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West Virginia has newly valuable feathered friend

Charleston Gazette photo courtesy AMJV West Virginia is home to more than one-quarter of the world’s cerulean warblers, and if an $8 million habitat-improvement project is successful, that percentage might increase. The federally funded project will reimburse landowners who encourage loggers to spare the valuable oak and hickory trees the birds prefer for nesting.
Charleston Gazette photo courtesy AMJV
West Virginia is home to more than one-quarter of the world’s cerulean warblers, and if an $8 million habitat-improvement project is successful, that percentage might increase. The federally funded project will reimburse landowners who encourage loggers to spare the valuable oak and hickory trees the birds prefer for nesting.

CHARLESTON, W.Va. — For tiny birds that hardly anyone notices, cerulean warblers stand poised to put a lot of people to work.

The federal government is pouring $8 million into a project designed to improve the forest habitat the little blue-and-white birds need for nesting. Because West Virginia is home to an estimated 27 percent of all the cerulean warblers known to exist, a sizable chunk of that money will be spent in the Mountain State.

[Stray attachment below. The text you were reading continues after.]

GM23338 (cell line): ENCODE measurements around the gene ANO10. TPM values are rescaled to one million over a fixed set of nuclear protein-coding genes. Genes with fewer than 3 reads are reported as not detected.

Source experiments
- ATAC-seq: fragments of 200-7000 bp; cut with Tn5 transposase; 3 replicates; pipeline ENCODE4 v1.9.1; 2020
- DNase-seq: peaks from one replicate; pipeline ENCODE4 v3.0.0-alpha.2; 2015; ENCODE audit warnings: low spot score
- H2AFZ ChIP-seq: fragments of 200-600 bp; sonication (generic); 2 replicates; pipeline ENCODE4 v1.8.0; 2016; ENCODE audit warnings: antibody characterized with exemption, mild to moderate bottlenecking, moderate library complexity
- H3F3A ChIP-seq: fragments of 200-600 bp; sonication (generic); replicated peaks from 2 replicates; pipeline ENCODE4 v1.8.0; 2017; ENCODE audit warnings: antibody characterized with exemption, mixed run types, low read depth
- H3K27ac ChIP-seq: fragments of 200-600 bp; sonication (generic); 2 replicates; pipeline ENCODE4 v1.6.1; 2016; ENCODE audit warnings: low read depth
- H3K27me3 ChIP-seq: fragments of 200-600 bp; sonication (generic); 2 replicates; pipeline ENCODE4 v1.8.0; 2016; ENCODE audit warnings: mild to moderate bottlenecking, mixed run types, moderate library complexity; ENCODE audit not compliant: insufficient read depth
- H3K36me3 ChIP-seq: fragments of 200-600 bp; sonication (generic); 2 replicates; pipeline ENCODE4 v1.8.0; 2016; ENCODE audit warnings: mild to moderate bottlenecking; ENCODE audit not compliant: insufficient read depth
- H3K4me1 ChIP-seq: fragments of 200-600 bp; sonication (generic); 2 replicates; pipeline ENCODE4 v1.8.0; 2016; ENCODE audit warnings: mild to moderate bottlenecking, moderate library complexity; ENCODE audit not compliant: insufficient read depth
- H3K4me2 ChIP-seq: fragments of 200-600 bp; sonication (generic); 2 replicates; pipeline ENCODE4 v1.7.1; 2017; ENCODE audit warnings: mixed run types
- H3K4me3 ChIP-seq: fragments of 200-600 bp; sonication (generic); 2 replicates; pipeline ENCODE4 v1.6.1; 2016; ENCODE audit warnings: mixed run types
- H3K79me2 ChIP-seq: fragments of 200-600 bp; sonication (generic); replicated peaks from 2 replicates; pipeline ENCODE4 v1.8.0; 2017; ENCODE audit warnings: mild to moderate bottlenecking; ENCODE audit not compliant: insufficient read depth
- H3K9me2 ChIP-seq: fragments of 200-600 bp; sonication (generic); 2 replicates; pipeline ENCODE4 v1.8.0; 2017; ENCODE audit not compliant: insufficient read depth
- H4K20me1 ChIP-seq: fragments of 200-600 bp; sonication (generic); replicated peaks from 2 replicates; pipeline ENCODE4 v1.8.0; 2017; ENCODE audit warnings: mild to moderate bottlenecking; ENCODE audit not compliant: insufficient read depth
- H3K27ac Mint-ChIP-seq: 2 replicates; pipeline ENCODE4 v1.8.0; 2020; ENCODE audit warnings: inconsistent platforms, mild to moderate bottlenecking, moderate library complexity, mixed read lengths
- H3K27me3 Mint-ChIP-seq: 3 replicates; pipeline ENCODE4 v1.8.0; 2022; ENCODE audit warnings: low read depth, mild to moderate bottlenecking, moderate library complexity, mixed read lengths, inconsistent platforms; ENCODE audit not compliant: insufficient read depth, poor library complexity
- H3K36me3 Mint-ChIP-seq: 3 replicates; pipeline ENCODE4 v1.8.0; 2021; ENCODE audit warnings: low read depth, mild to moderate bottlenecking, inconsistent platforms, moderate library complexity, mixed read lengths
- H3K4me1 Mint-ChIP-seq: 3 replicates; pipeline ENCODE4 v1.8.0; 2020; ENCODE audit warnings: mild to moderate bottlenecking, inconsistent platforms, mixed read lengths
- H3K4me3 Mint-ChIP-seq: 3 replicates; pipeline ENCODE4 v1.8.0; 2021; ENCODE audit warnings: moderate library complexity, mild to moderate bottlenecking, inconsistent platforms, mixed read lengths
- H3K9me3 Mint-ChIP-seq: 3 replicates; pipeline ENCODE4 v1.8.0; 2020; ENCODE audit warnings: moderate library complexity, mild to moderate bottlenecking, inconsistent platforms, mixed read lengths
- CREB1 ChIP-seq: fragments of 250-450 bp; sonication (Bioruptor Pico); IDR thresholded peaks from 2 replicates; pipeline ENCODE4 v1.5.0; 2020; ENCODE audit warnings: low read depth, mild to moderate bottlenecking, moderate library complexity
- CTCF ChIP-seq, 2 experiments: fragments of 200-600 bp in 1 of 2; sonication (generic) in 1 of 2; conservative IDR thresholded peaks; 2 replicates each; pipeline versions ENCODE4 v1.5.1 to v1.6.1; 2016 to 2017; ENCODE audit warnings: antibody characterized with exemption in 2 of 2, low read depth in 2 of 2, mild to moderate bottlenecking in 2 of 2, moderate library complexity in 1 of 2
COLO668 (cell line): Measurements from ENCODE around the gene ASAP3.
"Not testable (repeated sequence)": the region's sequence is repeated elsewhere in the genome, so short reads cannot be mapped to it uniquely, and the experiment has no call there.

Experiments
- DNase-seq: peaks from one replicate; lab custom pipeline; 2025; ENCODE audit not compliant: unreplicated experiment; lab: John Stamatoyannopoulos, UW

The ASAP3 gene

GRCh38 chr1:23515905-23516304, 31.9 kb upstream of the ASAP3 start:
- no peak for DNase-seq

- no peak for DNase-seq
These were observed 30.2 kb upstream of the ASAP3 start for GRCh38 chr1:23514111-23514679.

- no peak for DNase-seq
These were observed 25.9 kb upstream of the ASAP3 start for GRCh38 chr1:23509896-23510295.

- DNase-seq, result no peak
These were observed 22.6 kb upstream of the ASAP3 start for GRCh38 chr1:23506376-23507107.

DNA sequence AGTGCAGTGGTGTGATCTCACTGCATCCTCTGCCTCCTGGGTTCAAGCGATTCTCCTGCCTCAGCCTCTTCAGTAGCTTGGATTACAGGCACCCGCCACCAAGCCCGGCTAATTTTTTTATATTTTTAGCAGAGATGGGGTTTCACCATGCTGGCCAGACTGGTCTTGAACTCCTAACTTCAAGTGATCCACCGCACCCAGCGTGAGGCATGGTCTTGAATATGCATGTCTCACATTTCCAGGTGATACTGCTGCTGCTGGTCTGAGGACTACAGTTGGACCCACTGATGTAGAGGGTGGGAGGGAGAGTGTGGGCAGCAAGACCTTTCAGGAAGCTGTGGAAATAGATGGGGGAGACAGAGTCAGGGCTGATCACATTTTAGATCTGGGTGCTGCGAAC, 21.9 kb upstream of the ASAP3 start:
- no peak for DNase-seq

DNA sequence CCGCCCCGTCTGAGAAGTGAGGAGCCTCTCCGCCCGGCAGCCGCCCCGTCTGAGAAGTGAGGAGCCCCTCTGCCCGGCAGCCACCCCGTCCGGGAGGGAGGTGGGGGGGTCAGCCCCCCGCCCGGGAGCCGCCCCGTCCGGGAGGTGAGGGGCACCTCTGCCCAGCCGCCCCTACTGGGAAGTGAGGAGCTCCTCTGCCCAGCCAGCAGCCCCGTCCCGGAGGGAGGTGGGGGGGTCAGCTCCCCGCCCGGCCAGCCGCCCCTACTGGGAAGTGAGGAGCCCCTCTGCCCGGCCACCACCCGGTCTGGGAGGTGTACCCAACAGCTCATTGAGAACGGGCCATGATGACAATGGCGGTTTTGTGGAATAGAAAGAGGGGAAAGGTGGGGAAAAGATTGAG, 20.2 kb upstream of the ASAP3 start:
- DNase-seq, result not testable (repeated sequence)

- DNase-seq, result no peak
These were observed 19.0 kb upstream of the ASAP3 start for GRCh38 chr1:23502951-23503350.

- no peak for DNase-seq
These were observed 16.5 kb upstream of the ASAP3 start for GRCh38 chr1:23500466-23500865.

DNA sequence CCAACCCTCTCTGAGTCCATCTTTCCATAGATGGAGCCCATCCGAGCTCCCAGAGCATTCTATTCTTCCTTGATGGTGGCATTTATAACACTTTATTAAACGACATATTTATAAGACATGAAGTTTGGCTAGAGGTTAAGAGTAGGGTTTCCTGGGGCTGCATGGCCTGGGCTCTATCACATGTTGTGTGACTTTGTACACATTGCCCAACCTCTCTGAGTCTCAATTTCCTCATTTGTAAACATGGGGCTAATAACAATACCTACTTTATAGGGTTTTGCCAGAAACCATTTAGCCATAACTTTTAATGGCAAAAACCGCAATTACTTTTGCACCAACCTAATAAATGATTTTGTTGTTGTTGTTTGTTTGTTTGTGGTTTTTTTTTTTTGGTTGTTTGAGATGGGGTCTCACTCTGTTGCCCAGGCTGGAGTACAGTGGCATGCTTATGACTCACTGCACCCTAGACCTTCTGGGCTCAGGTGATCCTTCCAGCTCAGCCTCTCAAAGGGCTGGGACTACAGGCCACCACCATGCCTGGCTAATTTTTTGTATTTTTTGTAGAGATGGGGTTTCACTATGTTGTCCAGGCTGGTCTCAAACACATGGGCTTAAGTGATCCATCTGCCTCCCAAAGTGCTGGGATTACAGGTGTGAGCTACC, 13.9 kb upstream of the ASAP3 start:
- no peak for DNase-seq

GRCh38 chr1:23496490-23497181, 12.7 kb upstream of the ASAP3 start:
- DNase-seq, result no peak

“This is a neat project,” said Paul Johansen, assistant wildlife chief for the state Division of Natural Resources. “A significant amount of that money will do wildlife-habitat work on private land. Cerulean warblers’ numbers are declining, and this work is an attempt to get out in front of that decline and prevent them from getting [placed on the federal Endangered Species List].”

Johansen said that if ceruleans end up on the list, timber owners would likely face federal sanctions for disturbing the birds’ habitat.

“We think that if we can put good habitat on the ground, we can reverse the decline. The birds win because their numbers increase, and landowners win because they can continue to sell their timber,” he added.

The project, expected to take five years, will subsidize timber cutting specially designed to enhance cerulean warbler nesting habitat. Petra Wood, a professor at West Virginia University and an expert on the species, said ceruleans like to nest in the tops of large trees near gaps in the forest canopy.

“They reproduce best where the canopy is 45 to 55 percent intact,” Wood explained. “There are two ways of putting gaps in the canopy…

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